A year later, my decision is clear and I’m again looking at my feet, although for a different reason. About six months ago I recorded a spoken word piece on my iPhone while driving home from Boston Children’s Hospital. A week or so later I was with friends in Vermont and felt myself pulling out my phone and saying, “listen to this”. At the same time I wondered why I was sharing this set of intense ramblings with these particular friends. They didn’t have a child with a disability, they are child free by choice, in fact. It seemed they couldn’t relate at all but something told me that they needed to hear it so I asked them to listen to it. Tony, who is an Emmy-award winning filmmaker, got a light in his eye and said I could do something amazing with this. As surprised as I was, his vision excited me. About six weeks later, just in time for World Down Syndrome day, we released Why Be Normal (https://www.youtube.com/watch?v=ZaKRpbjmGO4&feature=youtu.be). We’ve had over 30,000 views and new and expectant moms have written to us telling us how it had touched their hearts and helped inspire them to expect more for their babies.
That was the start of our non-profit dedicated to reimagining life with Down syndrome and that is how everything about this process has been. A week later I picked up a flyer for a grant writing class and knew I had to sign up although I couldn’t begin to imagine why. There they helped me clarify my vision and understand that I needed a framework to hold and actualize my ideas. Since then everything has flowed forward with a simplicity that is both remarkable and confounding. Don’t get me wrong, it has been an astounding amount of work and has taken diligence and organization but people ask me how I work full time, have a 13 month old, and work on a start up non-profit and I have no real answer other than I just do it. Ideas just come to me and I follow them. Or the right people come into my life at the right time and offer me what I need or introduce me to someone that has a skill that wants to help. It’s the idea of “being in the flow” that I learned about while studying yoga and it is always humbling to watch it in action.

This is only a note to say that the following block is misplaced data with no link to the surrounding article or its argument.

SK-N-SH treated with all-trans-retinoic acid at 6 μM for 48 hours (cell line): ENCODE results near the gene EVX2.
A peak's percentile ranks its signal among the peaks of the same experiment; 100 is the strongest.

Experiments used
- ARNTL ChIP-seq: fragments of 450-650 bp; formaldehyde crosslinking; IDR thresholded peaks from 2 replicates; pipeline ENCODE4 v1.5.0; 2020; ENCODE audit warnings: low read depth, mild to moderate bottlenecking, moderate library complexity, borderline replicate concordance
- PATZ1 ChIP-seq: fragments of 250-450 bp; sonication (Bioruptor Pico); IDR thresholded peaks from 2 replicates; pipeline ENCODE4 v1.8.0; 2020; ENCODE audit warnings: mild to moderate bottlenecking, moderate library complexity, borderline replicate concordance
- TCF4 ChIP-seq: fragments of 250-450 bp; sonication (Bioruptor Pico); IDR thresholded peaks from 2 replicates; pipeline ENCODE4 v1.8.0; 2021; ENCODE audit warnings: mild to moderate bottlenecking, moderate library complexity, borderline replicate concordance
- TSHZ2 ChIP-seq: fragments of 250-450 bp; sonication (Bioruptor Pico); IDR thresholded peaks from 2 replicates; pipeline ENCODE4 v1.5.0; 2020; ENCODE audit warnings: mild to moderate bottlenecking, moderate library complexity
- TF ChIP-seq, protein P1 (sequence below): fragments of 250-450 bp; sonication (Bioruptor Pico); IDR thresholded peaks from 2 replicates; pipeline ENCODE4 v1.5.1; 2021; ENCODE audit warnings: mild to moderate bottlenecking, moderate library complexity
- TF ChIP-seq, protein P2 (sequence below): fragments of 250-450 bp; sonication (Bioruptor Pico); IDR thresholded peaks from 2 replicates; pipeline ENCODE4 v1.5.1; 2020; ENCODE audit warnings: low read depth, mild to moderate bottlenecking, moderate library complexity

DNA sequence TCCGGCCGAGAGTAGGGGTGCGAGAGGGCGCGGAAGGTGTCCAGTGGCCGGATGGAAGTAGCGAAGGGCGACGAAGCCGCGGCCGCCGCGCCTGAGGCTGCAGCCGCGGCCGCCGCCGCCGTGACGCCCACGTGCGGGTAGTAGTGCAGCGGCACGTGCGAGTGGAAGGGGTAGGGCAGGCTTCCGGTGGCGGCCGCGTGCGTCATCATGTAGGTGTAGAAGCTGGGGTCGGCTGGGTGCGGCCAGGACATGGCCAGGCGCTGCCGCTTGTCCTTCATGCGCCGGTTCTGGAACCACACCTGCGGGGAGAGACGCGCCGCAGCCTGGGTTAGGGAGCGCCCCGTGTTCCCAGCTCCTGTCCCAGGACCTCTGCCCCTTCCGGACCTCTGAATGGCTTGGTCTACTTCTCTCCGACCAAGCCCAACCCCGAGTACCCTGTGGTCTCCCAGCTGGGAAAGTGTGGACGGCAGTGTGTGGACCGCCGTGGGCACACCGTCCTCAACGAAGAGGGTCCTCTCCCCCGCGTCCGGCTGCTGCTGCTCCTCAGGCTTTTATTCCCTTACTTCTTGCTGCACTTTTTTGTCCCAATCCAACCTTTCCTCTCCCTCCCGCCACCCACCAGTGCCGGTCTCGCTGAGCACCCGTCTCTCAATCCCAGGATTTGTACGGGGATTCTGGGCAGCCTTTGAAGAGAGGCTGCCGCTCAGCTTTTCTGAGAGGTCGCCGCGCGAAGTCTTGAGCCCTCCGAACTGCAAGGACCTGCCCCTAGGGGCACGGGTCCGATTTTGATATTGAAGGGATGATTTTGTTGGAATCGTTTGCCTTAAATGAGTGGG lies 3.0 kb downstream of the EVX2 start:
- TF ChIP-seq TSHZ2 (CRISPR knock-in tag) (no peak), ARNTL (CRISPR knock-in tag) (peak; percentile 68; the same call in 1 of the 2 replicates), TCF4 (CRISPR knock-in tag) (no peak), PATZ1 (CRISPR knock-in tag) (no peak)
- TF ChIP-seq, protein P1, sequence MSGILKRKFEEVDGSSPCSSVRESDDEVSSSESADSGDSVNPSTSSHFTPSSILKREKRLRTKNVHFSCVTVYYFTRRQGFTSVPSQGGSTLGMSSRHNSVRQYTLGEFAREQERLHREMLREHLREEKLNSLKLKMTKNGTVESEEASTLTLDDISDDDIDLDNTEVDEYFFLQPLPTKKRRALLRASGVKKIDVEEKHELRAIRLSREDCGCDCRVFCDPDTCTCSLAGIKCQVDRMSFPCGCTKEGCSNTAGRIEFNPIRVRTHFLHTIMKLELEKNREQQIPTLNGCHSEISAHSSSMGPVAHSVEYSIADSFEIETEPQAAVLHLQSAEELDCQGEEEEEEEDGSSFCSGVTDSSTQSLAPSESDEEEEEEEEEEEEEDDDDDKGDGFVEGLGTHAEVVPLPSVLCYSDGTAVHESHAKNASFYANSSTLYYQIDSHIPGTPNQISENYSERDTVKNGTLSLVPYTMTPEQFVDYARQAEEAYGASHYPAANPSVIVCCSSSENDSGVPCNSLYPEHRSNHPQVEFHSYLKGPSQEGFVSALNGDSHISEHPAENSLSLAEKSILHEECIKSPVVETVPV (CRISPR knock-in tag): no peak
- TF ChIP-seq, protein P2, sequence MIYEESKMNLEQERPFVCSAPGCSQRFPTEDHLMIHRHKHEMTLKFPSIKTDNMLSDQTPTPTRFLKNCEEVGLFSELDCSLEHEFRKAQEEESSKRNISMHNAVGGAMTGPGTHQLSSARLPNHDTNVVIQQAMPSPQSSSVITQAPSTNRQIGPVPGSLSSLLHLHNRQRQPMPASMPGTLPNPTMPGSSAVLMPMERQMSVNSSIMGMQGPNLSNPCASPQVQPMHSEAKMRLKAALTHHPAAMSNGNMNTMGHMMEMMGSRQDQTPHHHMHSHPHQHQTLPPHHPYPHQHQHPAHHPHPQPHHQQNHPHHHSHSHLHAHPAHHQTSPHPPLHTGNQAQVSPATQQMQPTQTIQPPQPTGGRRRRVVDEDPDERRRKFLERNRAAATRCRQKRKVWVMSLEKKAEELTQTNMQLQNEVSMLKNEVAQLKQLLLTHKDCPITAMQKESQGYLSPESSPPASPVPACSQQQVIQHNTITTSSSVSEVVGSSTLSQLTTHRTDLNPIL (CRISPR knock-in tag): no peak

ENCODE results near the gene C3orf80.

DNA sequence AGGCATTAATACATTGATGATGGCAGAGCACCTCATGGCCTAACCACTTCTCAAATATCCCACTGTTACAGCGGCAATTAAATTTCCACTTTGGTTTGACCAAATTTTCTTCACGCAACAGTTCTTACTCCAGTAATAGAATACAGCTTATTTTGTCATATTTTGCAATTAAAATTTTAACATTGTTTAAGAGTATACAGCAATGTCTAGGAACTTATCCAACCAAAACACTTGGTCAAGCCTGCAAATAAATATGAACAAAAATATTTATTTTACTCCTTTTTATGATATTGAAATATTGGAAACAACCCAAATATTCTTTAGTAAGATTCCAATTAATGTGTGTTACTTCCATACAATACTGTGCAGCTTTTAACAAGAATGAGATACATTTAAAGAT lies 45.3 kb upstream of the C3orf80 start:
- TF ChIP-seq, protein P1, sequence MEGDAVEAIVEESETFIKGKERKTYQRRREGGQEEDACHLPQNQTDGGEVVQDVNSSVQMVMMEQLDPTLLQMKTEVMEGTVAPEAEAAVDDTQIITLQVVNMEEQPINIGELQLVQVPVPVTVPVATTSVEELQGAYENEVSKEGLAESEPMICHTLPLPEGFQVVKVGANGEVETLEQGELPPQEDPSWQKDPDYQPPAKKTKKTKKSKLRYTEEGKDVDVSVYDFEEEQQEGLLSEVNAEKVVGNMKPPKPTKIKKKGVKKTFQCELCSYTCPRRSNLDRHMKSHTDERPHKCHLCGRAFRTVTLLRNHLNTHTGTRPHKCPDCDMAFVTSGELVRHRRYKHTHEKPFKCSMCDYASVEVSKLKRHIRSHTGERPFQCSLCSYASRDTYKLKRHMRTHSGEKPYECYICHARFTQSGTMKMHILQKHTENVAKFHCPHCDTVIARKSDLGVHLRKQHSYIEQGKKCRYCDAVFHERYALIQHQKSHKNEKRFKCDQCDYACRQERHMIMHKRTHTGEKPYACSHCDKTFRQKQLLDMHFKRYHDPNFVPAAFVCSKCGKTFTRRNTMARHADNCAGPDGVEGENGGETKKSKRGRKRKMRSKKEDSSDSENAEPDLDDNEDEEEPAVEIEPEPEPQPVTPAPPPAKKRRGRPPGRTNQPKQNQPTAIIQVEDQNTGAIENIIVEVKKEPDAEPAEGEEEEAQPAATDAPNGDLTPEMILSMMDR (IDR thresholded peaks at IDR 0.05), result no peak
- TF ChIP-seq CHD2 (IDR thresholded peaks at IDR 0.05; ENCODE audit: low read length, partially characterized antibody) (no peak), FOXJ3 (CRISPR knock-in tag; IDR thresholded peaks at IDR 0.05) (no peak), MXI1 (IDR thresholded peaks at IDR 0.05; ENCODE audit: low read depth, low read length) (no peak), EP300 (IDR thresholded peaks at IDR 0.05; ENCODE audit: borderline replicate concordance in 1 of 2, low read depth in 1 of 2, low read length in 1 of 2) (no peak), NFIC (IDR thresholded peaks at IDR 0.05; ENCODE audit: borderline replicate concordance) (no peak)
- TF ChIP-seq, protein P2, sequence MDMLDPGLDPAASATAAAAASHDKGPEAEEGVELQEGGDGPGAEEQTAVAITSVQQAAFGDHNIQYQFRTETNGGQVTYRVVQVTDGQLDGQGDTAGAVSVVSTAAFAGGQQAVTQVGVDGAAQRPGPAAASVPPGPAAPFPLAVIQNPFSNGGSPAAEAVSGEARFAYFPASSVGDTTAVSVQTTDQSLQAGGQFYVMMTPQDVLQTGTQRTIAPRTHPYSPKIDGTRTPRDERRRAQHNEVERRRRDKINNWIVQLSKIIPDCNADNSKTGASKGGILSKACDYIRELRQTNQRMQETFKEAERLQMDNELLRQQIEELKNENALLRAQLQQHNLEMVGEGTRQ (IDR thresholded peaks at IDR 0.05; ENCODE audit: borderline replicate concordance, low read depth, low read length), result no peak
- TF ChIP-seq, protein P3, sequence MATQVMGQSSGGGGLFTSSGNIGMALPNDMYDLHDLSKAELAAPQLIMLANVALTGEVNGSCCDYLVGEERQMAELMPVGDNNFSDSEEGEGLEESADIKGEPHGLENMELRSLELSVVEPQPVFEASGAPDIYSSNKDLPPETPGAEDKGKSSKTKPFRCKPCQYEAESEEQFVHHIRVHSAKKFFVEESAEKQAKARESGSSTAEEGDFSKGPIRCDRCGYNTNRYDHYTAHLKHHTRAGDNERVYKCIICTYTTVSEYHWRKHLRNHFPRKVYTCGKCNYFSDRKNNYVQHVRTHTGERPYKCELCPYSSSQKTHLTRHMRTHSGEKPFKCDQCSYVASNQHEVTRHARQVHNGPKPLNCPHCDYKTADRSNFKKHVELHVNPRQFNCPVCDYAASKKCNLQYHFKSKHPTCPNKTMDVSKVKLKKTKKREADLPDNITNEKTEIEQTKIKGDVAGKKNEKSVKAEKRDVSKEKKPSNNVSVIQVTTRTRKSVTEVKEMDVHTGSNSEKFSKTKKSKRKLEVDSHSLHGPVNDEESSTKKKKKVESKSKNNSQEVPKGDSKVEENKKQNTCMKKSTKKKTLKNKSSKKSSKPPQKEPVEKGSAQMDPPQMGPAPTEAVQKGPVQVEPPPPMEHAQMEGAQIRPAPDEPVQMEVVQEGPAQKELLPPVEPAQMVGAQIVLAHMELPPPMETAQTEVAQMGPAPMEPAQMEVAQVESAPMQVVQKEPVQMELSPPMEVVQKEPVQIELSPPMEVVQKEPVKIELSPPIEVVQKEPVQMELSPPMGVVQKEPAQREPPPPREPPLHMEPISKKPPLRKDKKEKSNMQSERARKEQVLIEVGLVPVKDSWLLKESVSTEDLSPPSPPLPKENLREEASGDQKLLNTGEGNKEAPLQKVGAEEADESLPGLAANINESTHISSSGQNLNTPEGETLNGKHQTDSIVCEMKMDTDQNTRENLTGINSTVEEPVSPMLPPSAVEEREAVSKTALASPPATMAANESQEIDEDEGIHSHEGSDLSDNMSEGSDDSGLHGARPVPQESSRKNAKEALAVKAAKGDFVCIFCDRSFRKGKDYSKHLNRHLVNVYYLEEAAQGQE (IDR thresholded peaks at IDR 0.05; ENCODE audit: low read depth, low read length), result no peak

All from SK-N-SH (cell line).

We have been a non-profit since May of this year and our second big project encourages moms of babies with Down syndrome to breastfeed. We’ve released a series of photos and they’ve been shared widely online, including by “Love What Matters” and “PopSugar Moms” (almost 10 million followers between the two social media pages). The photos have inspired an article on the French news site LCI and have been shared thousands of times and we’ve received hundreds of positive comments. We have an inspirational video in production; we are working with several specialists to write a book on breastfeeding babies with Down syndrome; and we are developing a database of lactation consultants who specialize in working with this population. I have new ideas and inspiration coming in every day and I sometimes feel rushed forward by the exciting progress. But, when I’m overwhelmed with how quickly this is all happening and wonder how in the world I am going to honor the trust and resources that the Down syndrome community has place in me, I just remember to look at my feet, they haven’t led me in the wrong direction yet.
Learn more about our projects at www.juliasway.org.
In January of this year, I was driving home after a long and overwhelming day at Boston Children’s hospital …